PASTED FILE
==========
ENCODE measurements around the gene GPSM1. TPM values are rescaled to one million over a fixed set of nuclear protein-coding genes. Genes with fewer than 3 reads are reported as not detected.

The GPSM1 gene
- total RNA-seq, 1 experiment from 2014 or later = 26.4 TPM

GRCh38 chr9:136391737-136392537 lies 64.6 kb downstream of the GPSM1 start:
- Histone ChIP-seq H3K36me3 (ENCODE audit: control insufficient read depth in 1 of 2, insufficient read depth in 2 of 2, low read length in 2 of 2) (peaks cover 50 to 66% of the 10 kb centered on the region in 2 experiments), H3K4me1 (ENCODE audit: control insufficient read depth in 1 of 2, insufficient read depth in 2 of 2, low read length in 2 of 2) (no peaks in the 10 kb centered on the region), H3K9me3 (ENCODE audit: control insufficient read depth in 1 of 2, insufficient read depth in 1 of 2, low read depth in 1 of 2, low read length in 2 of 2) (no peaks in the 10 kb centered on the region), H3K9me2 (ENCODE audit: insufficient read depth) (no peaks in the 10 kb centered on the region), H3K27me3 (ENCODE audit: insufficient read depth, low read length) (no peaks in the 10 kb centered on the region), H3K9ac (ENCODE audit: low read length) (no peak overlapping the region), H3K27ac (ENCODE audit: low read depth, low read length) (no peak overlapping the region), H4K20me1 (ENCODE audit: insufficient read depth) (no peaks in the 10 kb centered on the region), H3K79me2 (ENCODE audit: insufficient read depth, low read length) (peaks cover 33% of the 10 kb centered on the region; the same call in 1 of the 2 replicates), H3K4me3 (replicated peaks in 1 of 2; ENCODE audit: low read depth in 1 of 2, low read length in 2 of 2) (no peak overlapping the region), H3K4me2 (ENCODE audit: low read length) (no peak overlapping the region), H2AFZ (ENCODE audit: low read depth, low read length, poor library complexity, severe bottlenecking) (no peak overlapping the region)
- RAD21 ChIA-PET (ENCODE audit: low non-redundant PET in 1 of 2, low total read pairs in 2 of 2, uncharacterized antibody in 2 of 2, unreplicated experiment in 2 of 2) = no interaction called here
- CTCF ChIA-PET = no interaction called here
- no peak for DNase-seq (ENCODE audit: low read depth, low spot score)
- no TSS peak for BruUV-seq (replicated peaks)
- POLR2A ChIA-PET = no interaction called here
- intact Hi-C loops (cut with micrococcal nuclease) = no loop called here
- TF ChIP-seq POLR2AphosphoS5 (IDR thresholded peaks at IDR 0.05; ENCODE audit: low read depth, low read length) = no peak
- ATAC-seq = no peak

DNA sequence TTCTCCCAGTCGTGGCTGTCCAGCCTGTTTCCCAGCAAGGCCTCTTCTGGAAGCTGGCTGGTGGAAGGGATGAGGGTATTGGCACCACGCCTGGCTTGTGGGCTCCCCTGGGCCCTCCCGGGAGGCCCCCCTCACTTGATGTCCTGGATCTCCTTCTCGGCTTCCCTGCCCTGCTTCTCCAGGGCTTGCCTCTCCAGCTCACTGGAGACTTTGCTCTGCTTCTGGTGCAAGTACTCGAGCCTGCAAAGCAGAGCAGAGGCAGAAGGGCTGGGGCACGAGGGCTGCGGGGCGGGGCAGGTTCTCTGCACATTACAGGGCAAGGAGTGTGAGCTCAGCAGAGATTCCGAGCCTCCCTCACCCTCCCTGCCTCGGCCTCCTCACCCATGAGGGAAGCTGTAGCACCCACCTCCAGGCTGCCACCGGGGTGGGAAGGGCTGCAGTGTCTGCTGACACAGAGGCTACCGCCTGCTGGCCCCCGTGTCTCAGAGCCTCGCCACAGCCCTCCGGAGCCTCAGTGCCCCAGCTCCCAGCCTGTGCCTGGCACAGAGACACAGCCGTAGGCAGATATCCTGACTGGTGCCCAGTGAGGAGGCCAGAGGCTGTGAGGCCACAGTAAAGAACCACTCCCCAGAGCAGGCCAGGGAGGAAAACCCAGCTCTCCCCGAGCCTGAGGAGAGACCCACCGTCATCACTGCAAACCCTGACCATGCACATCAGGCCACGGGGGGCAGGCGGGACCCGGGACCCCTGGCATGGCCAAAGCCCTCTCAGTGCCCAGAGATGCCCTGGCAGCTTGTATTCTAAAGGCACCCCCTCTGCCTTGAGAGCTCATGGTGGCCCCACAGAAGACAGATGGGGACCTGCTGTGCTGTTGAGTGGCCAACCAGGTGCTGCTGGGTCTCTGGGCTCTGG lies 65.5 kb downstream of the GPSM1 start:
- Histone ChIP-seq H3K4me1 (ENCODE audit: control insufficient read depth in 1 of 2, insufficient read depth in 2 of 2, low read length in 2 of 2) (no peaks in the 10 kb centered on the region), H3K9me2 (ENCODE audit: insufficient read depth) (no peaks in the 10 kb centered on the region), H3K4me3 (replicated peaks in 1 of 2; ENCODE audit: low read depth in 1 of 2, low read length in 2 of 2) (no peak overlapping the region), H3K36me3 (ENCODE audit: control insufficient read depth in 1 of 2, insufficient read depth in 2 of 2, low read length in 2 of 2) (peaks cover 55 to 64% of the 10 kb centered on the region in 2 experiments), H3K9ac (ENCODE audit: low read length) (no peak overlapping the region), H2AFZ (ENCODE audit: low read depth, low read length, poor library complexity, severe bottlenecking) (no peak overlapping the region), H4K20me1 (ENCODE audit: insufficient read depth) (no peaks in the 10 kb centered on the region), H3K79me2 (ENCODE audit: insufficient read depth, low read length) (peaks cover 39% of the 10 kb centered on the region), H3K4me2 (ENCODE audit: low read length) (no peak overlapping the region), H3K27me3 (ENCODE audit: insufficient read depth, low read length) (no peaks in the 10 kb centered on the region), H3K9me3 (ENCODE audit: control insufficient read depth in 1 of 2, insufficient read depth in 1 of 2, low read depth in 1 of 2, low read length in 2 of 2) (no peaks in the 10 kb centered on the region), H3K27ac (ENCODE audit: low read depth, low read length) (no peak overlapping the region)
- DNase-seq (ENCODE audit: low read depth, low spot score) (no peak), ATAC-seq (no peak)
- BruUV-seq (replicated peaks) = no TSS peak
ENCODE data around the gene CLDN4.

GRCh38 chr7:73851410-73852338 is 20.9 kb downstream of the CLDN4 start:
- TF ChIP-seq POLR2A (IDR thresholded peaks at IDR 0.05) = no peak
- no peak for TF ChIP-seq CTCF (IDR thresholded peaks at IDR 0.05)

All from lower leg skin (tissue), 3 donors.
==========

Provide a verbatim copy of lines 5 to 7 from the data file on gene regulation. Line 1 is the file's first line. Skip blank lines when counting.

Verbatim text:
- Histone ChIP-seq H3K36me3 (ENCODE audit: control insufficient read depth in 1 of 2, insufficient read depth in 2 of 2, low read length in 2 of 2) (peaks cover 50 to 66% of the 10 kb centered on the region in 2 experiments), H3K4me1 (ENCODE audit: control insufficient read depth in 1 of 2, insufficient read depth in 2 of 2, low read length in 2 of 2) (no peaks in the 10 kb centered on the region), H3K9me3 (ENCODE audit: control insufficient read depth in 1 of 2, insufficient read depth in 1 of 2, low read depth in 1 of 2, low read length in 2 of 2) (no peaks in the 10 kb centered on the region), H3K9me2 (ENCODE audit: insufficient read depth) (no peaks in the 10 kb centered on the region), H3K27me3 (ENCODE audit: insufficient read depth, low read length) (no peaks in the 10 kb centered on the region), H3K9ac (ENCODE audit: low read length) (no peak overlapping the region), H3K27ac (ENCODE audit: low read depth, low read length) (no peak overlapping the region), H4K20me1 (ENCODE audit: insufficient read depth) (no peaks in the 10 kb centered on the region), H3K79me2 (ENCODE audit: insufficient read depth, low read length) (peaks cover 33% of the 10 kb centered on the region; the same call in 1 of the 2 replicates), H3K4me3 (replicated peaks in 1 of 2; ENCODE audit: low read depth in 1 of 2, low read length in 2 of 2) (no peak overlapping the region), H3K4me2 (ENCODE audit: low read length) (no peak overlapping the region), H2AFZ (ENCODE audit: low read depth, low read length, poor library complexity, severe bottlenecking) (no peak overlapping the region)
- RAD21 ChIA-PET (ENCODE audit: low non-redundant PET in 1 of 2, low total read pairs in 2 of 2, uncharacterized antibody in 2 of 2, unreplicated experiment in 2 of 2) = no interaction called here
- CTCF ChIA-PET = no interaction called here